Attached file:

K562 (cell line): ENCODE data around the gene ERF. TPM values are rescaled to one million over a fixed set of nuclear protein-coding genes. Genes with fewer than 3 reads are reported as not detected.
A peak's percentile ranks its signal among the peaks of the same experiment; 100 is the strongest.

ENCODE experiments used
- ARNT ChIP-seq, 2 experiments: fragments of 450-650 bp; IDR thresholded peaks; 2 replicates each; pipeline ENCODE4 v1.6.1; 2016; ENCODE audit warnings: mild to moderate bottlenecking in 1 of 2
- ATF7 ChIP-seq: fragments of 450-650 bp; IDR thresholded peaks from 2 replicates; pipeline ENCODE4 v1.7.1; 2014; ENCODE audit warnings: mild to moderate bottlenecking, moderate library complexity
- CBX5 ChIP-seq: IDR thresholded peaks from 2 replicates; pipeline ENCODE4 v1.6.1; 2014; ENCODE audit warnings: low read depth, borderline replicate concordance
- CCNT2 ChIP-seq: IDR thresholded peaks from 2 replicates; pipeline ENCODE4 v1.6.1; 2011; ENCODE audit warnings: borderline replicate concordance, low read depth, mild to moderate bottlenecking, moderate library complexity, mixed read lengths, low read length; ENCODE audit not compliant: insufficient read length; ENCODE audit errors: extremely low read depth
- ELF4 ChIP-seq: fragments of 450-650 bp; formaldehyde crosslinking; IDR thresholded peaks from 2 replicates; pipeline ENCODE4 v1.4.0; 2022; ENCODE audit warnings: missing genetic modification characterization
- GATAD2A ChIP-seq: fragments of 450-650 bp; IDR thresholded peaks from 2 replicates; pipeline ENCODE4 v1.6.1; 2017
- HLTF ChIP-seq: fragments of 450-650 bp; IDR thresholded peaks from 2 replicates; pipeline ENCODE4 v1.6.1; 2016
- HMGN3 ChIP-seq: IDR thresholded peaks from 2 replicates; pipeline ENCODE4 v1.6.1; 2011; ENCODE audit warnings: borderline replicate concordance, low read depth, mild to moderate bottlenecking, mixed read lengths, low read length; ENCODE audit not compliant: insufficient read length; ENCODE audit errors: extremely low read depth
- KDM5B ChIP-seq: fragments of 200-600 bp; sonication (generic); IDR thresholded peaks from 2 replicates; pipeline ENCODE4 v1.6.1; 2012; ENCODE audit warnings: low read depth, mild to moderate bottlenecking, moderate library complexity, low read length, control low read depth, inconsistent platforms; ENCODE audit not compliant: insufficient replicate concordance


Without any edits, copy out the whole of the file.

K562 (cell line): ENCODE data around the gene ERF. TPM values are rescaled to one million over a fixed set of nuclear protein-coding genes. Genes with fewer than 3 reads are reported as not detected.
A peak's percentile ranks its signal among the peaks of the same experiment; 100 is the strongest.

ENCODE experiments used
- ARNT ChIP-seq, 2 experiments: fragments of 450-650 bp; IDR thresholded peaks; 2 replicates each; pipeline ENCODE4 v1.6.1; 2016; ENCODE audit warnings: mild to moderate bottlenecking in 1 of 2
- ATF7 ChIP-seq: fragments of 450-650 bp; IDR thresholded peaks from 2 replicates; pipeline ENCODE4 v1.7.1; 2014; ENCODE audit warnings: mild to moderate bottlenecking, moderate library complexity
- CBX5 ChIP-seq: IDR thresholded peaks from 2 replicates; pipeline ENCODE4 v1.6.1; 2014; ENCODE audit warnings: low read depth, borderline replicate concordance
- CCNT2 ChIP-seq: IDR thresholded peaks from 2 replicates; pipeline ENCODE4 v1.6.1; 2011; ENCODE audit warnings: borderline replicate concordance, low read depth, mild to moderate bottlenecking, moderate library complexity, mixed read lengths, low read length; ENCODE audit not compliant: insufficient read length; ENCODE audit errors: extremely low read depth
- ELF4 ChIP-seq: fragments of 450-650 bp; formaldehyde crosslinking; IDR thresholded peaks from 2 replicates; pipeline ENCODE4 v1.4.0; 2022; ENCODE audit warnings: missing genetic modification characterization
- GATAD2A ChIP-seq: fragments of 450-650 bp; IDR thresholded peaks from 2 replicates; pipeline ENCODE4 v1.6.1; 2017
- HLTF ChIP-seq: fragments of 450-650 bp; IDR thresholded peaks from 2 replicates; pipeline ENCODE4 v1.6.1; 2016
- HMGN3 ChIP-seq: IDR thresholded peaks from 2 replicates; pipeline ENCODE4 v1.6.1; 2011; ENCODE audit warnings: borderline replicate concordance, low read depth, mild to moderate bottlenecking, mixed read lengths, low read length; ENCODE audit not compliant: insufficient read length; ENCODE audit errors: extremely low read depth
- KDM5B ChIP-seq: fragments of 200-600 bp; sonication (generic); IDR thresholded peaks from 2 replicates; pipeline ENCODE4 v1.6.1; 2012; ENCODE audit warnings: low read depth, mild to moderate bottlenecking, moderate library complexity, low read length, control low read depth, inconsistent platforms; ENCODE audit not compliant: insufficient replicate concordance